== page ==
"The defined man becomes fallible and thus loses his omnipotence. The man who is nothing but a black sweater and an unexplained wedding ring and all dry ice in the eyes can presumably perform the wonders he’s called upon to perform in any given 48 minutes of playing time. The kids get the impression that if anything needs solving and Lord knows a good deal in a teen-ager’s life cries out for split-second solutions, why, U.N.C.L.E., if it could spare the time, could certainly drop by and solve it during lunch hour.

"That suggestion of ultimate potency, I dare say, comes in large part from the avoidance of biography, which will cut any superman down to size. I mean, show your typical superman buying braces for the kids’ teeth and trying to unclog the kitchen drain and he looks much less supermanly."

Avoidance of biography, shared biography, is something at which McCallum can claim expertise. He is said to be married to a beautiful English actress named Jill Ireland. (A quick glance at a candid-camera shot shown under the table by an MGM publicist validates the adjective.) He is said to have three sons, Paul, 7, Jason 3, and Valentine, 2. He is said to live with his family in a meandering four-story, 10 room Spanish style home in the Hollywood Hills. He is said to spend all his nonworking hours with his family, concentrating on projects no more derring-do than pruning oleanders.

Wherever the nonworking hours are spent, it is not, this reporter can state authoritatively, with interviewers. When an interview can’t be avoided, it takes place during a quick lunch in the MGM commissary with McCallum's family conspicuous by its absence. When it can be avoided it is, with a skill that borders on the awesome. McCallum is no less startled by the people who would leave their homes to ask him questions than by those who surge into the streets to manhandle any limousine he’s in.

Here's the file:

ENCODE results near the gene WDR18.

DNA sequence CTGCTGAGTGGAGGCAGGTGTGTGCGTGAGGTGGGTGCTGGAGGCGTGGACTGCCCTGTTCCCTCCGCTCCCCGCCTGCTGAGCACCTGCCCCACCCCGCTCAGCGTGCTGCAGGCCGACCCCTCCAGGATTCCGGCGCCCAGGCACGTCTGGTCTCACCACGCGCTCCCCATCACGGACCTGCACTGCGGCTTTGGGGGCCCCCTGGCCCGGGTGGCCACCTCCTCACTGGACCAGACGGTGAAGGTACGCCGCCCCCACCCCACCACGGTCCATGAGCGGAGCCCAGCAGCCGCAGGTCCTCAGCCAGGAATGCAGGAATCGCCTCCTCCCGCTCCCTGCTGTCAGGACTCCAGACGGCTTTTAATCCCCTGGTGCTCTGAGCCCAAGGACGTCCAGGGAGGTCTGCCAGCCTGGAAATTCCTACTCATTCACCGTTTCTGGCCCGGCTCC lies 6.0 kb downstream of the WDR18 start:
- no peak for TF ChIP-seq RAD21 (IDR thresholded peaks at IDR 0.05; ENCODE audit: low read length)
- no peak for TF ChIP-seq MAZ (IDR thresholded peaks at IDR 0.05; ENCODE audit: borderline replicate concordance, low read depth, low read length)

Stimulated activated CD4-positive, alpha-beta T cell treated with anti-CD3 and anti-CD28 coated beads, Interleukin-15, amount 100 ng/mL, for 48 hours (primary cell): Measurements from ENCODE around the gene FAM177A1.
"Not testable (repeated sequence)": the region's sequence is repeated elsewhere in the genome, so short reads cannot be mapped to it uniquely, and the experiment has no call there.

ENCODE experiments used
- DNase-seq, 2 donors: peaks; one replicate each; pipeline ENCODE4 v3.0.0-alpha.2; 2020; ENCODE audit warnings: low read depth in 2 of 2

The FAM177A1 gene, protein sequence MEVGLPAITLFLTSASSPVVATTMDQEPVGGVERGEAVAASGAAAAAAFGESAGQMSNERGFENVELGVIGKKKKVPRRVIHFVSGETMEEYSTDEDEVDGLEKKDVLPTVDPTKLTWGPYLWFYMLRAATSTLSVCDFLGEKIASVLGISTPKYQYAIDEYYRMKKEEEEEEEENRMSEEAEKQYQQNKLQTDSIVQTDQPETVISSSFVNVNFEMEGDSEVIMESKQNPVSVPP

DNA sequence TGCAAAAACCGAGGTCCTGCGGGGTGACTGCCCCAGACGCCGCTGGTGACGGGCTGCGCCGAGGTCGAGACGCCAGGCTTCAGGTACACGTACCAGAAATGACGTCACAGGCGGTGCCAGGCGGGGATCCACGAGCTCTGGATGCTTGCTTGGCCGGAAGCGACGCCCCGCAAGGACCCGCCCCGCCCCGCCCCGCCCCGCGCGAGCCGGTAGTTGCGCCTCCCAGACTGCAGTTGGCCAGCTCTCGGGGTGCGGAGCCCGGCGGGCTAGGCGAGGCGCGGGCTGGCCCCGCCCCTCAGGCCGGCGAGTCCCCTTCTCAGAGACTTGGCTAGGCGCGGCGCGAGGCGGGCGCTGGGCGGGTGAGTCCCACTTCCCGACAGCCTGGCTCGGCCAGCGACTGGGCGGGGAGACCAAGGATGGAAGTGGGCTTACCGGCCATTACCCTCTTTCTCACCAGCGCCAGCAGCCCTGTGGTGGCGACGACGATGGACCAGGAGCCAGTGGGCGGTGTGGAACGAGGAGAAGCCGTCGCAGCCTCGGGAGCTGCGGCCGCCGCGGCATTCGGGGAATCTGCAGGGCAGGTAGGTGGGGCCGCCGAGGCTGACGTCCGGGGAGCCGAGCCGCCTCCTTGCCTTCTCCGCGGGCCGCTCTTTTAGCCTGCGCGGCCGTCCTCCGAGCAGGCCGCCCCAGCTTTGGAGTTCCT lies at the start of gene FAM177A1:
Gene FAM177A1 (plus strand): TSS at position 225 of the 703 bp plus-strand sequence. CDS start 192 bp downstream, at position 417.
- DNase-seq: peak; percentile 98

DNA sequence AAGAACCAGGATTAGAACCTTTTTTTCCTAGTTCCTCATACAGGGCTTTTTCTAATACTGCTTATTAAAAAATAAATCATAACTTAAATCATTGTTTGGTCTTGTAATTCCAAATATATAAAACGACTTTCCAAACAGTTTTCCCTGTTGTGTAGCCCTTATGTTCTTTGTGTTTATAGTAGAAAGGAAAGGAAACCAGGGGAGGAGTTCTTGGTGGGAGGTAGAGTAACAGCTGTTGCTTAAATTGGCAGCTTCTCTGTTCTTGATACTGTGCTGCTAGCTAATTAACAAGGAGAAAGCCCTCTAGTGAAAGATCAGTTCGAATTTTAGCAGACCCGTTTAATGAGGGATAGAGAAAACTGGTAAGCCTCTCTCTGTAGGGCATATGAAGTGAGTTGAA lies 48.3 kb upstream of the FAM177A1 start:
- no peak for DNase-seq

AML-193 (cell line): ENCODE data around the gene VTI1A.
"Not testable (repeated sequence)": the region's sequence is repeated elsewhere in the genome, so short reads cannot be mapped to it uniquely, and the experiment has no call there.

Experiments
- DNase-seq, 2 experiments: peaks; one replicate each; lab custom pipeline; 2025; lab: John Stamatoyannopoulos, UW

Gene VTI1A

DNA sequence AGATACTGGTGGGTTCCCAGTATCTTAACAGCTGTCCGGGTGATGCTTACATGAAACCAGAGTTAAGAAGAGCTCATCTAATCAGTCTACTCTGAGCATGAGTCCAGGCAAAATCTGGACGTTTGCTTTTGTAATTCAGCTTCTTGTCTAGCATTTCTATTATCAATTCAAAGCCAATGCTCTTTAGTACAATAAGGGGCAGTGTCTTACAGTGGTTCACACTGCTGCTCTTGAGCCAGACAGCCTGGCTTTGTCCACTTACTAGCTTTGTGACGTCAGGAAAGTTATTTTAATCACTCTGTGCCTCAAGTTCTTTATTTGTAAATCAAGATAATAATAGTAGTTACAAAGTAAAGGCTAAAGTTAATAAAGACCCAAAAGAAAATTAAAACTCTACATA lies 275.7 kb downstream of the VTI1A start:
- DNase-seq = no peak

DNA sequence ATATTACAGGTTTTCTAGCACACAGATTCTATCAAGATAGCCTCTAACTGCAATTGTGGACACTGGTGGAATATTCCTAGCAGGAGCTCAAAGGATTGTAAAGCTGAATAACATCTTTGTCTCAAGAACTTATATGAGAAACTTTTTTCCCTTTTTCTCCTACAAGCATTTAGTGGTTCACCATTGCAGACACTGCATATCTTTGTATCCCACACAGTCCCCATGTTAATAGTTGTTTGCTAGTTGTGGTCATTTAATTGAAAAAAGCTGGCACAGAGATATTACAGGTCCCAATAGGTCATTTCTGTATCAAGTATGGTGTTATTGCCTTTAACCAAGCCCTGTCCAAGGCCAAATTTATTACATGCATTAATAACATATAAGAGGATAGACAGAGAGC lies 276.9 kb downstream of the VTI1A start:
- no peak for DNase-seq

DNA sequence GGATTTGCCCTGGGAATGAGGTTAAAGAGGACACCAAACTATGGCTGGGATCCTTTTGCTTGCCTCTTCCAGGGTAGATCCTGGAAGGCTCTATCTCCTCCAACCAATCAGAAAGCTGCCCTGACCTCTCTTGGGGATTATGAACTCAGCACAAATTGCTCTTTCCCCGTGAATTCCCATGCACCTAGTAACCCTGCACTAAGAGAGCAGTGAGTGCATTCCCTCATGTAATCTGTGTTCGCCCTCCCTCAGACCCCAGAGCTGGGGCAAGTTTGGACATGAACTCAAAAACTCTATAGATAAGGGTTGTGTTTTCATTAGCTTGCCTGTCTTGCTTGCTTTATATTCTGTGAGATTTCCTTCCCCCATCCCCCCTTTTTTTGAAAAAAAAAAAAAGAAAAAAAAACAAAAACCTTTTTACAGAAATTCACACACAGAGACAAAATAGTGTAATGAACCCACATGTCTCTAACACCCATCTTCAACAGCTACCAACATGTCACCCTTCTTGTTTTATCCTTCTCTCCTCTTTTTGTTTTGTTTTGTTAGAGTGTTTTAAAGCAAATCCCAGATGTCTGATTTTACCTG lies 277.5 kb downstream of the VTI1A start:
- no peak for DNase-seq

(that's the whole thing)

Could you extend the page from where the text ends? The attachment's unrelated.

"There are very few people I’d go out of my way to see," he muses. "Not that I’m misanthropic. I’m just taken aback by this apparently wide-spread tendency to get emotional over a highly publicized sweater. I don’t understand the whimsical chemistry in people’s metabolisms which allows for instant mobbism. It’s as if some raging substance gets triggered into their systems causing them to jerk and twitch in a most Pavlovian way: they become frenetic, angular, almost cubist. They’re not potential nut cases, I wouldn’t say that. But neither are they potential friends. You’re not encouraged to socialize with windmills, particularly when they have nails and teeth and a readiness to use them. The more I see of these variegated seethings, the more I stay home."